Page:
New York Artist Laurie Anderson Charms Santiago

Although not acknowledged as such by the majority of Chilean critics, Laurie Anderson's performance August 31 at Espacio Riesco was a total success.

The performance of her newest record "Homeland" proved Anderson's ability to provide commentary on American politics while maintaining sound, thoughtful compositions has not dwindled over the course of her 35-year career as a multimedia artist, musician, performance artist, political critic and – in her own words - "artist, New Yorker and woman, in that order of importance."

Photo courtesy Jessica Parra Nowajewski
Photo courtesy Jessica Parra Nowajewski

"Homeland" echoes her 1983 multimedia performance "United States I-IV" with its overt political themes and use of varying techniques to communicate those themes (e.g. computer manipulation of her voice, an electric violin, and a combination of singing and storytelling). Unlike the grandiose 1983 performance, Anderson employed fewer technological gadgets and instruments this time around, playing alongside keyboardist Skuli Sverrisson and bass guitarist and cellist Okkyung Lee.

The themes of “Homeland” ranged from criticisms of Bush-era politics- giving special attention to the shortcomings of Donald Rumsfield- to satirical commentary on American consumerism. One of the highlights of the show was a song called “Underwear Gods,” in which Anderson tells the story of giant billboard underwear models morphing into life-sized gods walking the streets of Manhattan. Another gem was the electro pop-oriented song “Only an Expert,” in which she says, "problems are only problems when experts say they are. Torture? No problem. Invading a country and causing chaos and civil war? No problem. Experts are people who carry malpractice insurance because their solutions often become the problem."

Photo courtesy Jessica Parra Nowajewski
Photo courtesy Jessica Parra Nowajewski

Legendary rocker and Laurie's longtime husband, Lou Reed, also graced the stage for two mostly instrumental songs which were most noteworthy for giving the crowd just enough energy to make it to the end of the "Homeland" performance. Though far from boring, Anderson’s voice sometimes repeated itself in intonation and pace in a way that created a calm and at times "sleepy" environment. Lou Reed's noisy guitar and overt "I don't give a fuck attitude," just about knocked everybody awake.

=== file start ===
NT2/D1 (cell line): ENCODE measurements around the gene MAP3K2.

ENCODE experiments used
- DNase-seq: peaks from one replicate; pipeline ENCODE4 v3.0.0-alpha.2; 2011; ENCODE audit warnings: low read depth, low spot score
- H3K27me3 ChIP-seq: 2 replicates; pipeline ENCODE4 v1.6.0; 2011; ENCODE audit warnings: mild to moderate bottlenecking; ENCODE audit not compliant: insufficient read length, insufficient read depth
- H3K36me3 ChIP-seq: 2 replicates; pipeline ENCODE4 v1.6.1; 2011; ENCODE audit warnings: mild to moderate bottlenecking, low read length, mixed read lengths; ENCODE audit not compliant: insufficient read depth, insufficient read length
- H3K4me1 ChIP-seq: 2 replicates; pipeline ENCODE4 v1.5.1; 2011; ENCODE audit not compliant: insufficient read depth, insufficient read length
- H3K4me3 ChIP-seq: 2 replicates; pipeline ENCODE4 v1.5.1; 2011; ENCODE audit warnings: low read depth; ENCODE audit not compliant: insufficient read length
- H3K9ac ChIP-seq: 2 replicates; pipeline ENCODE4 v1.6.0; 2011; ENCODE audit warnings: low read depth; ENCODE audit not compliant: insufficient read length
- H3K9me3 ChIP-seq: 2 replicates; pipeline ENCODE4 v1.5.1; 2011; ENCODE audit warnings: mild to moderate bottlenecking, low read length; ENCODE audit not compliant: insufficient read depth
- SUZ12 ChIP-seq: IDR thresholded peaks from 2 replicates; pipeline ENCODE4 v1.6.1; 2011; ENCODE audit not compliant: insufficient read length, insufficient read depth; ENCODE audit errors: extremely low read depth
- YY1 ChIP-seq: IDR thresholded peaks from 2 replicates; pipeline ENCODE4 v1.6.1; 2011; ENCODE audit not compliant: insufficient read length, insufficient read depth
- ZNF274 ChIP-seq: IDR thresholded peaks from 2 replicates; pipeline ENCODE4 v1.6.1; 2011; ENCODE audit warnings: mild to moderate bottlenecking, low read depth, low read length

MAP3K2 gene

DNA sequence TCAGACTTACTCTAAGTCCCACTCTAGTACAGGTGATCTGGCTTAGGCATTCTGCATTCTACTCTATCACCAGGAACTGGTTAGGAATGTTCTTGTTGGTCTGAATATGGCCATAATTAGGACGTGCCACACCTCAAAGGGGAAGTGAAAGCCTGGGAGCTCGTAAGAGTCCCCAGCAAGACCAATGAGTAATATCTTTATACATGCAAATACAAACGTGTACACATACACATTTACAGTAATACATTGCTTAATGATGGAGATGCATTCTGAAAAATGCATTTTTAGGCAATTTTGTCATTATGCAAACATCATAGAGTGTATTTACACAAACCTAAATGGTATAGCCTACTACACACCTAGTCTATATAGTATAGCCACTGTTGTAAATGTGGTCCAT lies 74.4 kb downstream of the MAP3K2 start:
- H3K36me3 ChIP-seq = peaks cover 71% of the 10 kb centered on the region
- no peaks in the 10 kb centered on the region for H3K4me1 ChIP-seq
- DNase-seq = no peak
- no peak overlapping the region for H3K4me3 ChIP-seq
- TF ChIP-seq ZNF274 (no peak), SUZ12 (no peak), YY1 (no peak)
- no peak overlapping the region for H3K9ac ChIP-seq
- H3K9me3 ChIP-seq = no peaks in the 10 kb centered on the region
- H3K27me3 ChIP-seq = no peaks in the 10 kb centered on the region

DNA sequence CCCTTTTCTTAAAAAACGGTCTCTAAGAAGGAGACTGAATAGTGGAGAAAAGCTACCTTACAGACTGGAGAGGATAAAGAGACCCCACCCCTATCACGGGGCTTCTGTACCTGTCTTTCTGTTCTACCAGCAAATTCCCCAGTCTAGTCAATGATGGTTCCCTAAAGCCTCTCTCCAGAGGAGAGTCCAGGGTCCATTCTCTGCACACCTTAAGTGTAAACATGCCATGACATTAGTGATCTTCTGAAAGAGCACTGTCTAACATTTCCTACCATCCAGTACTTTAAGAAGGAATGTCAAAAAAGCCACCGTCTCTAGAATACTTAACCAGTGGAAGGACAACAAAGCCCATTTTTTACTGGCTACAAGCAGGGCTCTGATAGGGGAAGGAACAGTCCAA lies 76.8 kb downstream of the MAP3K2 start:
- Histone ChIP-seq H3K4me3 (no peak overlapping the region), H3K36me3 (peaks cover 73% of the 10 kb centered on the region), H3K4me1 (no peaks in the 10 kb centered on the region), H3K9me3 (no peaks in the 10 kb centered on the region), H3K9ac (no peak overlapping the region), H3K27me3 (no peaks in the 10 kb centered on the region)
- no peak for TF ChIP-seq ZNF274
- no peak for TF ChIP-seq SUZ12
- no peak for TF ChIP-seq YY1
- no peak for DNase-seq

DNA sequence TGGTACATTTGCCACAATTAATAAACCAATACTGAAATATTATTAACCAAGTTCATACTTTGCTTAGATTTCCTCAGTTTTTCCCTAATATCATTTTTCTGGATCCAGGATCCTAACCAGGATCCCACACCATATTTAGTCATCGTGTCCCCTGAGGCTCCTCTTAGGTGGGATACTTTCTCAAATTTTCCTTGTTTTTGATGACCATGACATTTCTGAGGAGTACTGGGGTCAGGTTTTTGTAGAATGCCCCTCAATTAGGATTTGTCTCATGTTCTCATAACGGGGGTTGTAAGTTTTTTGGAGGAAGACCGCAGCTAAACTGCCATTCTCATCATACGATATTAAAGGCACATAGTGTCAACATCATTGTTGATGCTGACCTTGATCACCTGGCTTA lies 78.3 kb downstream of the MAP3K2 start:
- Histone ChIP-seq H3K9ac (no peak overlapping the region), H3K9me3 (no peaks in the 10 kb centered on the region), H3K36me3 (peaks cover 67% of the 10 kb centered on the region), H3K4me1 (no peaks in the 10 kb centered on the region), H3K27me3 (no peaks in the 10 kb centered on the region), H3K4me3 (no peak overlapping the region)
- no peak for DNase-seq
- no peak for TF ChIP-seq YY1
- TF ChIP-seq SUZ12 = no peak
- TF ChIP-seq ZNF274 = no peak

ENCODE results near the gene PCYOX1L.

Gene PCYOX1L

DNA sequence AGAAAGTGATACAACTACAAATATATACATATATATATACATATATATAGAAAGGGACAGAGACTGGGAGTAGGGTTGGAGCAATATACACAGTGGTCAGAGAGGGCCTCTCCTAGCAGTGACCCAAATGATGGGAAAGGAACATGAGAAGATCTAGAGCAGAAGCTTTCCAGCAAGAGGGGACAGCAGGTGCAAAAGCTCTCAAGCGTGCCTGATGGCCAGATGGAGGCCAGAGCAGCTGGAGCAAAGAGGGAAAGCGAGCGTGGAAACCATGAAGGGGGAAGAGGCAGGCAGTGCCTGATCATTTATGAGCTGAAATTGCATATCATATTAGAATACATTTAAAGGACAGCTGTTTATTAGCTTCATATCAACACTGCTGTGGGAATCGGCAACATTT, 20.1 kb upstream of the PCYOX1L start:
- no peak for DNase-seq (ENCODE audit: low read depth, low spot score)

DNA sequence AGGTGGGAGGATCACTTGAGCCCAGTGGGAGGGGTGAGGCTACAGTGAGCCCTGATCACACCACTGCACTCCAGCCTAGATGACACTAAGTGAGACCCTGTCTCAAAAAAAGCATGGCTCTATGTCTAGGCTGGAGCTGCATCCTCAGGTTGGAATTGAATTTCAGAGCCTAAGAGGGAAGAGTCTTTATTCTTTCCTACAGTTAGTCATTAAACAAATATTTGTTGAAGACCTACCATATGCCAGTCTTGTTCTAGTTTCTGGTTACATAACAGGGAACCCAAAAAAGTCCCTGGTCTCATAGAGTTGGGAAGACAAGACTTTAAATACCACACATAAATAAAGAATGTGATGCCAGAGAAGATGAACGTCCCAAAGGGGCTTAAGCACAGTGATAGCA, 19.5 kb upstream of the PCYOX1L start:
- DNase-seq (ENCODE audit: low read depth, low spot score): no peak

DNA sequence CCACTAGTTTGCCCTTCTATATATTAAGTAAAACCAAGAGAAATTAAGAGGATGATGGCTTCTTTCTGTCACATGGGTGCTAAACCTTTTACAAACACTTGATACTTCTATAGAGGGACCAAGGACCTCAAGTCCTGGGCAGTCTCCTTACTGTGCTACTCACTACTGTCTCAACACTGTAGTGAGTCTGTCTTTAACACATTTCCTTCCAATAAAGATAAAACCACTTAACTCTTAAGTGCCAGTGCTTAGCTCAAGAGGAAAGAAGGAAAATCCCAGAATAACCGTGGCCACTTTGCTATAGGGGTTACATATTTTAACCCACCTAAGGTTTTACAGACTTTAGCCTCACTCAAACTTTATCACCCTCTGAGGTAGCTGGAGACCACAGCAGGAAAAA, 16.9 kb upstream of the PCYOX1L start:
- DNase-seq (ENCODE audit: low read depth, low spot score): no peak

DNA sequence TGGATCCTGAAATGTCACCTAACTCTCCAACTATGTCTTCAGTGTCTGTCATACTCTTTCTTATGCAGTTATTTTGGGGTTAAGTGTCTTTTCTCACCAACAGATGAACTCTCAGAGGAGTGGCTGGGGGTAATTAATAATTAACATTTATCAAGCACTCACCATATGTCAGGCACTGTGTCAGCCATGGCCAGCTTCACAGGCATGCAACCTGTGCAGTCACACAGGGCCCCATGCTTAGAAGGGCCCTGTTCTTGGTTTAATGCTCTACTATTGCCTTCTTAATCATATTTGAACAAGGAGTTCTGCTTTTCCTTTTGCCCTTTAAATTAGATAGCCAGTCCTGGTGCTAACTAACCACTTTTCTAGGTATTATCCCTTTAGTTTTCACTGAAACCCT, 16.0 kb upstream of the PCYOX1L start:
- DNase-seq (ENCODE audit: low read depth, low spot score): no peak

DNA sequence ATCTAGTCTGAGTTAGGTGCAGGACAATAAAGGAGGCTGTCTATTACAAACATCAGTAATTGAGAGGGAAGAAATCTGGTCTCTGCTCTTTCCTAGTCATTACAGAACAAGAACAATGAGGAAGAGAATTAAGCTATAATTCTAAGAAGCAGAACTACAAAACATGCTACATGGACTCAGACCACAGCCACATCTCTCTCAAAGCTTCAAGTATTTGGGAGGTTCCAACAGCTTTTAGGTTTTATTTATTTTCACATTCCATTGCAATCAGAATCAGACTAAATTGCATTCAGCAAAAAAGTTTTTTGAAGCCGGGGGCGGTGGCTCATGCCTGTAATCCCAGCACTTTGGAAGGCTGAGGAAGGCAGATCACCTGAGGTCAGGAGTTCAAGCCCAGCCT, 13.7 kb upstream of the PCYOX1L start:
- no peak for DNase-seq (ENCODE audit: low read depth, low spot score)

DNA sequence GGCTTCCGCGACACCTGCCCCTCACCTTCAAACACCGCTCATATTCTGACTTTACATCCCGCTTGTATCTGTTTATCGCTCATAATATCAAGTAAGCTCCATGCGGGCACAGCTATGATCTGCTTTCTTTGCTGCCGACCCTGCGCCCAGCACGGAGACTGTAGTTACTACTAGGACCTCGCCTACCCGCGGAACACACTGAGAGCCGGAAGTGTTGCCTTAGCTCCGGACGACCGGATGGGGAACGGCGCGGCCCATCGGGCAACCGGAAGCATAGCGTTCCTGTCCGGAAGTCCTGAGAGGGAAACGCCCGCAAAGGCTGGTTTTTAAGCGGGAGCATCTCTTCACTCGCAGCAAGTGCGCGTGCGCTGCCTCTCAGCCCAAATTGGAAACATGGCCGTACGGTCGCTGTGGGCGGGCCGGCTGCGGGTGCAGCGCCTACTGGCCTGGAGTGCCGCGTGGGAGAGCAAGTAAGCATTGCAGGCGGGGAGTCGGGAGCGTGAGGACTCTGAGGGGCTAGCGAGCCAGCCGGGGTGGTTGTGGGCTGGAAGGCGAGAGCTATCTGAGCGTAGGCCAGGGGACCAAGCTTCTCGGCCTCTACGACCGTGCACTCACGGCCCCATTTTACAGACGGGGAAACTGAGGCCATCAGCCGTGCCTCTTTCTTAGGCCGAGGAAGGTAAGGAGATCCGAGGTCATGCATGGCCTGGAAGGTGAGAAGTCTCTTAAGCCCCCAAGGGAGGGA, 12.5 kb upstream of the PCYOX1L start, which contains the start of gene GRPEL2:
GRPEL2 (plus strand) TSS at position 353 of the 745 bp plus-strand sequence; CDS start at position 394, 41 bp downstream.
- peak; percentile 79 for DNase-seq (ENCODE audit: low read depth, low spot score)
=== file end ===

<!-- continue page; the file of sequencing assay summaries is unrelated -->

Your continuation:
Interestingly enough, “Homeland” ticket sales quickly picked up after Anderson's manager told the press that Mr. Reed would be joining the tour. Thanks, Lou.

A self-proclaimed storyteller, Laurie Anderson is particularly adept at conveying stories using short sentences and simple vocabulary. Despite a 12-hour flight from New York to Chile, the 60-year-old genius gave an energetic lecture at the Museo de Arte Contemporáneo (MAC) on the day of her arrival in Santiago. She told the story of being the very first artist in Residency at NASA. She also quoted French New Wave filmmaker Jean-Luc Goddard: "Every story has a beginning, middle and an end, just not necessarily in that order." This sentiment echoes throughout "Homeland," where her stories flow like a Beat poem, with thematic structures laying the groundwork for narrative, but not necessarily where beginning, middle and end fall.

Thanks, Laurie, for making it all the way to Chile.

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